Literary Traditions: Education and Political Activism

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[By Kenton Rambsy] I first encountered Frederick Douglass’s The Heroic Slave during my sophomore year at Morehouse College in Atlanta. At the time, I had read his slave narrative and become thoroughly familiar with his pursuits of literacy despite great social, economic, and racial barriers. Reading his novella, though, gave me a chance to reconsider the links between literacy and emancipation from physical bondage. The […]

Black Men, Education, and Political Activism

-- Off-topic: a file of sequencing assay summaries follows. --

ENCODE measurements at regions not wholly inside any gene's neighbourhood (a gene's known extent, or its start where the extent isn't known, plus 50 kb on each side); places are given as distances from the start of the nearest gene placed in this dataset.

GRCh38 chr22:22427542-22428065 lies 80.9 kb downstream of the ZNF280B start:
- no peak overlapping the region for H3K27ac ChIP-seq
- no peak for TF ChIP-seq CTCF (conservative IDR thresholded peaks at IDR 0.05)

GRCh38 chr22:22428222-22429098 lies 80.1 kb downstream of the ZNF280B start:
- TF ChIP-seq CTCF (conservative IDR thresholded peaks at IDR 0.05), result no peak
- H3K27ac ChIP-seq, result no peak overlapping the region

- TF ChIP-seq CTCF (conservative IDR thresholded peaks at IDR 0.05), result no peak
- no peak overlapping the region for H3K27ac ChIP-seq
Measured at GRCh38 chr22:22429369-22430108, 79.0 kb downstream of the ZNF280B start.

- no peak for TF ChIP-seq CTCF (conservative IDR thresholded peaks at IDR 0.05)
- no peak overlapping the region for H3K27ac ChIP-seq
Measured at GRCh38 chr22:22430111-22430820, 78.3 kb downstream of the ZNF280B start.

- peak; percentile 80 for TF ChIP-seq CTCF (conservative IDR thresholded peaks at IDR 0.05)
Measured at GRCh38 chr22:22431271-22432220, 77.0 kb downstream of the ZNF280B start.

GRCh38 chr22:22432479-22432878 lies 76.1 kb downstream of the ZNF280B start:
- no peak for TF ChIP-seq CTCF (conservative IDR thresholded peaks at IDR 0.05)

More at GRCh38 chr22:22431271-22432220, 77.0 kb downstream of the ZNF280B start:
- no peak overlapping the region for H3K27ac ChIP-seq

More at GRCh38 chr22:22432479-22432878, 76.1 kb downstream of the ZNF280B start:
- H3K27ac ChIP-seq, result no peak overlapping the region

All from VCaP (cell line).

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[By Kenton Rambsy] The “100 Novels Project” provides the opportunity for scholars to make divergent connections between a broad range of authors in order to reveal a number of similarities between their works and better understand how individual black writers have the ability to distinguish their own artistic voices and also contribute to a larger chorus of voices that constitute African American literary traditions.  As […]